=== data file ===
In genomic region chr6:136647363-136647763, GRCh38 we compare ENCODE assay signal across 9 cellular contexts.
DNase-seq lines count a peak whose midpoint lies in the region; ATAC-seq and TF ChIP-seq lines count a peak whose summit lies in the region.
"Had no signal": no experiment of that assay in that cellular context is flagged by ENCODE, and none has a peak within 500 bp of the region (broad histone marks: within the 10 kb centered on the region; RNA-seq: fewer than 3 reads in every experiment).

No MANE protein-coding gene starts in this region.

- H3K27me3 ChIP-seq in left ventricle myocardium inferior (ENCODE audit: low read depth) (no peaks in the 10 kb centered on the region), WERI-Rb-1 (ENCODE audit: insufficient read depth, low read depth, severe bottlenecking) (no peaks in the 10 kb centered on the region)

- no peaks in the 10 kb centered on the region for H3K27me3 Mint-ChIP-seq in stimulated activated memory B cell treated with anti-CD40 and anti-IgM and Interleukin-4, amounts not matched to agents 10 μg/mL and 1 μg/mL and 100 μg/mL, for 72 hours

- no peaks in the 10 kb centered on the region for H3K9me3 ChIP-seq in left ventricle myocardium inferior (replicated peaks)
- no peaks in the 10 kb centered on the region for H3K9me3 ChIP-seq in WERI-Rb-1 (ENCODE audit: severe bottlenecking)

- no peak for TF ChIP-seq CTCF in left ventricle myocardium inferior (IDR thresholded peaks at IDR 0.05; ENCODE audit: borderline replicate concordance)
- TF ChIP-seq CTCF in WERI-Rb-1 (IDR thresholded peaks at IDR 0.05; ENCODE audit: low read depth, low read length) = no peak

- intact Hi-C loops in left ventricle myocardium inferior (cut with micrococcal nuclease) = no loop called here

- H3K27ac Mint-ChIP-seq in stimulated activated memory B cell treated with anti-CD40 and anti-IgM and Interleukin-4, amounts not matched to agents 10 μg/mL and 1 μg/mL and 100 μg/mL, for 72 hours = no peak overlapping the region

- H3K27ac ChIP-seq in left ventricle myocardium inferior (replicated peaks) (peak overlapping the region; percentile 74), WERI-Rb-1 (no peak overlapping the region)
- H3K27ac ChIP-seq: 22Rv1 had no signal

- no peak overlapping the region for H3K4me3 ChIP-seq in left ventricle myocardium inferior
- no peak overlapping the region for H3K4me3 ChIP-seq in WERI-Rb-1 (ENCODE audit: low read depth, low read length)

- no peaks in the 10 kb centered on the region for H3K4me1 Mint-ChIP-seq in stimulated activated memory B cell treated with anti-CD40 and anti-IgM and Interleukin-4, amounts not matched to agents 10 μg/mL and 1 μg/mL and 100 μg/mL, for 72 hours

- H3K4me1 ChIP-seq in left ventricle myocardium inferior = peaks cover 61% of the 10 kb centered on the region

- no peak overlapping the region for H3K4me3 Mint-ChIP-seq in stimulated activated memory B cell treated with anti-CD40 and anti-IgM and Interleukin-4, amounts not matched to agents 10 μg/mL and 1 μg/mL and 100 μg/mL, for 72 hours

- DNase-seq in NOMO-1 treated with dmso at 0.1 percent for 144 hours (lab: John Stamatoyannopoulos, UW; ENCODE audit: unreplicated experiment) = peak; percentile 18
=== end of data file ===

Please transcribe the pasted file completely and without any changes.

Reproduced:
In genomic region chr6:136647363-136647763, GRCh38 we compare ENCODE assay signal across 9 cellular contexts.
DNase-seq lines count a peak whose midpoint lies in the region; ATAC-seq and TF ChIP-seq lines count a peak whose summit lies in the region.
"Had no signal": no experiment of that assay in that cellular context is flagged by ENCODE, and none has a peak within 500 bp of the region (broad histone marks: within the 10 kb centered on the region; RNA-seq: fewer than 3 reads in every experiment).

No MANE protein-coding gene starts in this region.

- H3K27me3 ChIP-seq in left ventricle myocardium inferior (ENCODE audit: low read depth) (no peaks in the 10 kb centered on the region), WERI-Rb-1 (ENCODE audit: insufficient read depth, low read depth, severe bottlenecking) (no peaks in the 10 kb centered on the region)

- no peaks in the 10 kb centered on the region for H3K27me3 Mint-ChIP-seq in stimulated activated memory B cell treated with anti-CD40 and anti-IgM and Interleukin-4, amounts not matched to agents 10 μg/mL and 1 μg/mL and 100 μg/mL, for 72 hours

- no peaks in the 10 kb centered on the region for H3K9me3 ChIP-seq in left ventricle myocardium inferior (replicated peaks)
- no peaks in the 10 kb centered on the region for H3K9me3 ChIP-seq in WERI-Rb-1 (ENCODE audit: severe bottlenecking)

- no peak for TF ChIP-seq CTCF in left ventricle myocardium inferior (IDR thresholded peaks at IDR 0.05; ENCODE audit: borderline replicate concordance)
- TF ChIP-seq CTCF in WERI-Rb-1 (IDR thresholded peaks at IDR 0.05; ENCODE audit: low read depth, low read length) = no peak

- intact Hi-C loops in left ventricle myocardium inferior (cut with micrococcal nuclease) = no loop called here

- H3K27ac Mint-ChIP-seq in stimulated activated memory B cell treated with anti-CD40 and anti-IgM and Interleukin-4, amounts not matched to agents 10 μg/mL and 1 μg/mL and 100 μg/mL, for 72 hours = no peak overlapping the region

- H3K27ac ChIP-seq in left ventricle myocardium inferior (replicated peaks) (peak overlapping the region; percentile 74), WERI-Rb-1 (no peak overlapping the region)
- H3K27ac ChIP-seq: 22Rv1 had no signal

- no peak overlapping the region for H3K4me3 ChIP-seq in left ventricle myocardium inferior
- no peak overlapping the region for H3K4me3 ChIP-seq in WERI-Rb-1 (ENCODE audit: low read depth, low read length)

- no peaks in the 10 kb centered on the region for H3K4me1 Mint-ChIP-seq in stimulated activated memory B cell treated with anti-CD40 and anti-IgM and Interleukin-4, amounts not matched to agents 10 μg/mL and 1 μg/mL and 100 μg/mL, for 72 hours

- H3K4me1 ChIP-seq in left ventricle myocardium inferior = peaks cover 61% of the 10 kb centered on the region

- no peak overlapping the region for H3K4me3 Mint-ChIP-seq in stimulated activated memory B cell treated with anti-CD40 and anti-IgM and Interleukin-4, amounts not matched to agents 10 μg/mL and 1 μg/mL and 100 μg/mL, for 72 hours

- DNase-seq in NOMO-1 treated with dmso at 0.1 percent for 144 hours (lab: John Stamatoyannopoulos, UW; ENCODE audit: unreplicated experiment) = peak; percentile 18